And since their opinion of country music and its fans is often down-looking and simple-minded—and they believe that the mere presence of someone that looks like Jelly Roll will cause a radical changing of minds—it has made Jelly Roll a media darling. It also helps that much of the media tasked to cover country outside of the genre is actually native to hip-hop, making them more willing to gravitate to an artist like Jelly Roll, while ignoring country music’s more native performers.

But in many ways, the media is misreading this situation entirely. Sure, there is a segment of country music purists who are repulsed by the idea of someone with face tattoos singing country. But overall, country fans are receptive to most anyone in the genre, as long as they’re good, and as long as they’re country. And when it comes to the most recent incarnation of Jelly Roll, both of these things are more true than not.

If anything, actual country fans are much more unforgiving to cute little white girls like Kelsea Ballerini and Maren Morris who are singing straight up pop songs and calling country fans pieces of shit on Twitter. It’s Jelly Roll’s songs and redemption story that has drawn country fans in. It’s not only made country fans forgiving of Jelly Roll’s face tattoos and hip-hop past. It’s made country music embrace him with open arms.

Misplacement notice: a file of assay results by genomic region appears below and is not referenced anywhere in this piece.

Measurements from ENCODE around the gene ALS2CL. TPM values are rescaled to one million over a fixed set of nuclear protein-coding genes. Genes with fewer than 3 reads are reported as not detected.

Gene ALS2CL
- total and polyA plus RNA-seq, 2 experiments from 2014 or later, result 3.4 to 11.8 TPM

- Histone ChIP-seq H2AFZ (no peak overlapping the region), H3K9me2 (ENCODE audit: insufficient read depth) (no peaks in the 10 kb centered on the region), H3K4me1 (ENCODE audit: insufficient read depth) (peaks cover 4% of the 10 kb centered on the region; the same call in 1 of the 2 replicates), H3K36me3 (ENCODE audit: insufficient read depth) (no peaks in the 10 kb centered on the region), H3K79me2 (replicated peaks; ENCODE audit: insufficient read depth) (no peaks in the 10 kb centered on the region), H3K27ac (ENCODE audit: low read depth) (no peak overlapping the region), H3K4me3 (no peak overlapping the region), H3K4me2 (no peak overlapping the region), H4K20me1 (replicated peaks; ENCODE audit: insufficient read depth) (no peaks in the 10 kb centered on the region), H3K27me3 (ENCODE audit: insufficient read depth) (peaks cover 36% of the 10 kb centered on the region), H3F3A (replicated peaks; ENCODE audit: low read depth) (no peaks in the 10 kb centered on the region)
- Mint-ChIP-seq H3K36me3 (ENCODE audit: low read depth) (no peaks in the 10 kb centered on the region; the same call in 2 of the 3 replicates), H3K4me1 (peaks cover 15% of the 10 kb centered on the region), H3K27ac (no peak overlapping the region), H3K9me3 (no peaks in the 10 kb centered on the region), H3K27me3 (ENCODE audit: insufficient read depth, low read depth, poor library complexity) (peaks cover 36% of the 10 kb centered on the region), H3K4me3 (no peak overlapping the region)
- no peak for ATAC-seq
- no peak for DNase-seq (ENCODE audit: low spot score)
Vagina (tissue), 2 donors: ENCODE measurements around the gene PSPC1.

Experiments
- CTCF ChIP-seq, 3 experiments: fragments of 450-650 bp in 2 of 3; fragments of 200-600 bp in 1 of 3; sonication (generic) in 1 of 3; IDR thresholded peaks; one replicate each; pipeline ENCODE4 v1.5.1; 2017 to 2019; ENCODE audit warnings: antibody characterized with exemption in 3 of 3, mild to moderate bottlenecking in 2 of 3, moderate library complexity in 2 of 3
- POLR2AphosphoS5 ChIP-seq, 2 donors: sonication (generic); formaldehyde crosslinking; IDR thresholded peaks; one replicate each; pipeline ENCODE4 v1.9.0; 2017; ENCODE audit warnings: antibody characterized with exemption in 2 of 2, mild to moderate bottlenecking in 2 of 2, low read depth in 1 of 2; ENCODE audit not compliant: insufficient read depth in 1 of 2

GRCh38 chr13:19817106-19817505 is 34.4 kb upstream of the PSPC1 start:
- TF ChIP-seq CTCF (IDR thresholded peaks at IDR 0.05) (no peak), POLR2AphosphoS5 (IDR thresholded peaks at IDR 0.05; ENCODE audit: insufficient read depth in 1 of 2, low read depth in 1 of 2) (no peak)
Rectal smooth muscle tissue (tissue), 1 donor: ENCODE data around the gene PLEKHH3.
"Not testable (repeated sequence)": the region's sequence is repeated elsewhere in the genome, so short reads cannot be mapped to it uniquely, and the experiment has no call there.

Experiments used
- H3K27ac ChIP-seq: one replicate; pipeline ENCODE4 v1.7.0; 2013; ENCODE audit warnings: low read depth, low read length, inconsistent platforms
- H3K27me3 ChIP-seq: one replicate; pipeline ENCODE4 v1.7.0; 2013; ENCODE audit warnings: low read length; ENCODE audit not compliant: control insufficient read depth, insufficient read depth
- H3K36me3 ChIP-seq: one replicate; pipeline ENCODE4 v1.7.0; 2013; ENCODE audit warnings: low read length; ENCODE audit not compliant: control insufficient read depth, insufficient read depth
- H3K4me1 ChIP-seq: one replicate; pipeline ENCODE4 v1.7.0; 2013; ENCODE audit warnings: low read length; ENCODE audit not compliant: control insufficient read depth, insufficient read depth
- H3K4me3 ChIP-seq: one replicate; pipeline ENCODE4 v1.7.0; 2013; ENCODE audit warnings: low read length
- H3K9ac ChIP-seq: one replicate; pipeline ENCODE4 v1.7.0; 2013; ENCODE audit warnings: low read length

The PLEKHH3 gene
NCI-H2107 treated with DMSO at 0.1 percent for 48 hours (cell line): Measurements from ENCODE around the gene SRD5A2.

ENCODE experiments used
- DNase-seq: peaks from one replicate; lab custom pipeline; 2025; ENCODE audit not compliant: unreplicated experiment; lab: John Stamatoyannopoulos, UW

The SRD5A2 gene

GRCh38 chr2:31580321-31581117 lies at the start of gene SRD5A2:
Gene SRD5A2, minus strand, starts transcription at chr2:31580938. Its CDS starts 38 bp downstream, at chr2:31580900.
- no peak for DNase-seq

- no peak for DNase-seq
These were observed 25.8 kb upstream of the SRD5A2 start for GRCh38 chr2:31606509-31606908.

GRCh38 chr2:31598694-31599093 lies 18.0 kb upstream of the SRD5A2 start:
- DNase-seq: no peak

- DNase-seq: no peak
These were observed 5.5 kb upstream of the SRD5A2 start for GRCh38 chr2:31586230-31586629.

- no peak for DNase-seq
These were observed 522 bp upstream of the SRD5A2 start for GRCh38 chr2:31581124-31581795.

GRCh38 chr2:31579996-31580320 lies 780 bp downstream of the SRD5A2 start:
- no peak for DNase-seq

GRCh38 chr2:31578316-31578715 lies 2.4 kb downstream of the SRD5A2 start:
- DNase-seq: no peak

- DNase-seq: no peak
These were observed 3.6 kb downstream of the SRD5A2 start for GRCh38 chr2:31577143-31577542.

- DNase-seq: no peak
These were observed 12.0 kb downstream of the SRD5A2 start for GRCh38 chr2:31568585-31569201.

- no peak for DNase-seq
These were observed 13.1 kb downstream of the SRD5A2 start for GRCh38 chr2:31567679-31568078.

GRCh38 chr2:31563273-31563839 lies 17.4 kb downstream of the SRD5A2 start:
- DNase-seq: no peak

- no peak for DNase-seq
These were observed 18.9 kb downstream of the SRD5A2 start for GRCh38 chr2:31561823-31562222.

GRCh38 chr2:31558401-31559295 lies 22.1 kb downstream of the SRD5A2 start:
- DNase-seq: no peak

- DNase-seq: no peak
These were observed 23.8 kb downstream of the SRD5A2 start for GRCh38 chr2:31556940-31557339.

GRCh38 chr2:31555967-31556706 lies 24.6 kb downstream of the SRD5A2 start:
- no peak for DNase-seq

Jelly Roll is a pronounced Christian who is actively renouncing his previous ways when he sold and used drugs. His current single “Need a Favor” and the upcoming album Whitsitt Chapel are faith-based works. Like we’ve seen with previous artists, Jelly Roll is using the country genre as a way to get clean, to mature, and to find faith.

Speaking on Apple Radio recently, Jelly Roll said about his transition to country,

The evolution that’s happened with my music was only a reflection of the evolution that happened as a man. Right? The music just evolved because the man evolved. This was just the music just followed my heart. It followed my spirit. I’m not that kid anymore. I was tearing my community apart and making CDs bragging about it. Ignorantly. In my defense, I didn’t have knowledge that I have now, you know. But there was no glory in that. I started singing more and getting more soulful and more in touch with the kind of music that I knew was important, which was the music that helped people. Like music had helped me whenever I was young. It just kind of followed that way.